Sunday, August 16, 2015

Julian Bond Passed Away!

Civil rights icon Julian Bond passed away.

The famed Julian Bond passed away over the weekend. World News Today send our condolences to the family of a great icon in civil rights.

Julian was a social activist and leader in the Civil Rights Movement, politician, professor, and writer. While a student at Morehouse College in Atlanta, Georgia, during the early 1960s, he helped to establish the Student Nonviolent Coordinating Committee (SNCC).

Bond was elected to four terms in the Georgia House of Representatives and later to six terms in the Georgia Senate, having served a combined twenty years in both legislative chambers. From 1998 to 2010, he was chairman of the National Association for the Advancement of Colored People and the first president of the Southern Poverty Law Center.

Bond died in Fort Walton Beach, Florida, after a brief illness, according to The Associated Press.

“Julian Bond was a hero and, I’m privileged to say, a friend. Justice and equality was the mission that spanned his life,” President Barack Obama said in a statement Sunday. “Julian Bond helped change this country for the better. And what better way to be remembered than that.”
I'm privileged to say, Julian was a friend for justice and equality.
Bond was a Nashville, Tennessee, native who attended Morehouse College in Atlanta, Georgia. While in school, he co-founded the Student Non-Violent Coordinating Committee -- an organization that fought for and encouraged youth members to be vocal in the civil rights revolution.  He led SNCC as the communications director, stood on the front lines of protests alongside several other civil rights pioneers like Martin Luther King Jr. and John Lewis, and became a leader in the 1960s protest movement.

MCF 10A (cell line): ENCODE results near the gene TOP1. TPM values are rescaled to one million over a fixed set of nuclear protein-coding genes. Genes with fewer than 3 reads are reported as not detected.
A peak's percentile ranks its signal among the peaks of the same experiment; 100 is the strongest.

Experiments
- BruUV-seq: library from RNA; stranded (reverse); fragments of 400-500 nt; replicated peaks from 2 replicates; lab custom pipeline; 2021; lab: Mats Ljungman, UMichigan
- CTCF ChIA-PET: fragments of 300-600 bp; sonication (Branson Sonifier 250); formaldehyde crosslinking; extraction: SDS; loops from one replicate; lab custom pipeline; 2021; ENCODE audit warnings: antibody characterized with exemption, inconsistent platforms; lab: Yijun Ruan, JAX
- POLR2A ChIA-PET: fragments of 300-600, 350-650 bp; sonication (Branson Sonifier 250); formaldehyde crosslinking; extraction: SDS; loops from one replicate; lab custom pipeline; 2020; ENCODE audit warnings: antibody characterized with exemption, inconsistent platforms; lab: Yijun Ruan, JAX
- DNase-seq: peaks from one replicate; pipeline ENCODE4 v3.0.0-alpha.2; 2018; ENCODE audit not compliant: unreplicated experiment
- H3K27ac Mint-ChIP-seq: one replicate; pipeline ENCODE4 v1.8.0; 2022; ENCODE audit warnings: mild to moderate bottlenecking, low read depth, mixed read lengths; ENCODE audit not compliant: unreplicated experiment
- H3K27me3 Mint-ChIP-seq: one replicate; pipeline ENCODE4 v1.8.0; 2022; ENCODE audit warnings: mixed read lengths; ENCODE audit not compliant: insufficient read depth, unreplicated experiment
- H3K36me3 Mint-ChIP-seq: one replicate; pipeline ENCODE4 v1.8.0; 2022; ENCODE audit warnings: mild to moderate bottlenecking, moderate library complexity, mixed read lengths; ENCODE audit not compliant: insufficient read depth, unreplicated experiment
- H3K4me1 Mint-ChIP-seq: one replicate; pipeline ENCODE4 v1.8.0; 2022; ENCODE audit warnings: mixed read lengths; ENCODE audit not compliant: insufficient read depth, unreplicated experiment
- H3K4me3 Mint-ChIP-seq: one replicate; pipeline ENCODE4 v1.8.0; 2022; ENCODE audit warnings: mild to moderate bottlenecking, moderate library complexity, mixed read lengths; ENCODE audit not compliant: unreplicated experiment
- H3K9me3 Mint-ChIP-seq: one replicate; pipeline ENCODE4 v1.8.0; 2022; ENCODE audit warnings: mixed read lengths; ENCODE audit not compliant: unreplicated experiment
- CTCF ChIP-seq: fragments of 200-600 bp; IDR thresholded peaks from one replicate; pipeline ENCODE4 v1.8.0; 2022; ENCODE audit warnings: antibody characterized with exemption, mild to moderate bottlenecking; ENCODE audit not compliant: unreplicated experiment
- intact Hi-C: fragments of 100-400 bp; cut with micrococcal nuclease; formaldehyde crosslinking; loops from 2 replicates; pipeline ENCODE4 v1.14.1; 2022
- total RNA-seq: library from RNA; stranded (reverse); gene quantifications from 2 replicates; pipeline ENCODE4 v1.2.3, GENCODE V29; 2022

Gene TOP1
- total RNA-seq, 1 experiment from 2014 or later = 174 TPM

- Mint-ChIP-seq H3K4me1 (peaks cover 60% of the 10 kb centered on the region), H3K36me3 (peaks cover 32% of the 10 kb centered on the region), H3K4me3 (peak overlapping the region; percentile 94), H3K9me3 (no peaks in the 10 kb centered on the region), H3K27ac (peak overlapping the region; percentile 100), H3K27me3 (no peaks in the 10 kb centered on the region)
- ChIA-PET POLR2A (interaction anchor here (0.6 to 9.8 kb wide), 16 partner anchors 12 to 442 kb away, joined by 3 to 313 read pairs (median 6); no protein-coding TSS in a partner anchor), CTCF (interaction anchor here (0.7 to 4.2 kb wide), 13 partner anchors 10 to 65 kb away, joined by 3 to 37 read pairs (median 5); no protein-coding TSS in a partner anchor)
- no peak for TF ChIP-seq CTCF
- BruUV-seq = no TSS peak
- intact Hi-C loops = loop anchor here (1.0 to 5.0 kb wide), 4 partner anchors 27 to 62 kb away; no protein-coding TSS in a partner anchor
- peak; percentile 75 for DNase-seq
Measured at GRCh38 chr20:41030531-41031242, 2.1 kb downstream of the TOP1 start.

Bond later served as board chairman of the 500,000-member NAACP for 10 years, but declined to run for another one-year term in 2010, the AP reported.

Bond would often appear as a commentator on news shows and became a leading voice in the media, featured on NBC's "Today" show, and in The Nation and The New York Times.

He was also a professor of history at the University of Virginia and an adjunct professor at American University, the AP reported.

Many other celebrated civil and human rights activists mourned Bond's death Sunday.

"Very few throughout human history have embodied the ideals of honor, dignity, courage and friendship like Dr. Julian Bond," said Chad Griffin, president of the Human Rights Campaign. "Quite simply, this nation and this world are far better because of his life and commitment to justice and equality for all people. Future generations will look back on the life and legacy of Julian Bond and see a warrior of good who helped conquer hate in the name of love. I will greatly miss my friend and my hero, Dr. Julian Bond."

Bond is survived by his wife, Pamela Horowitz, and five children.

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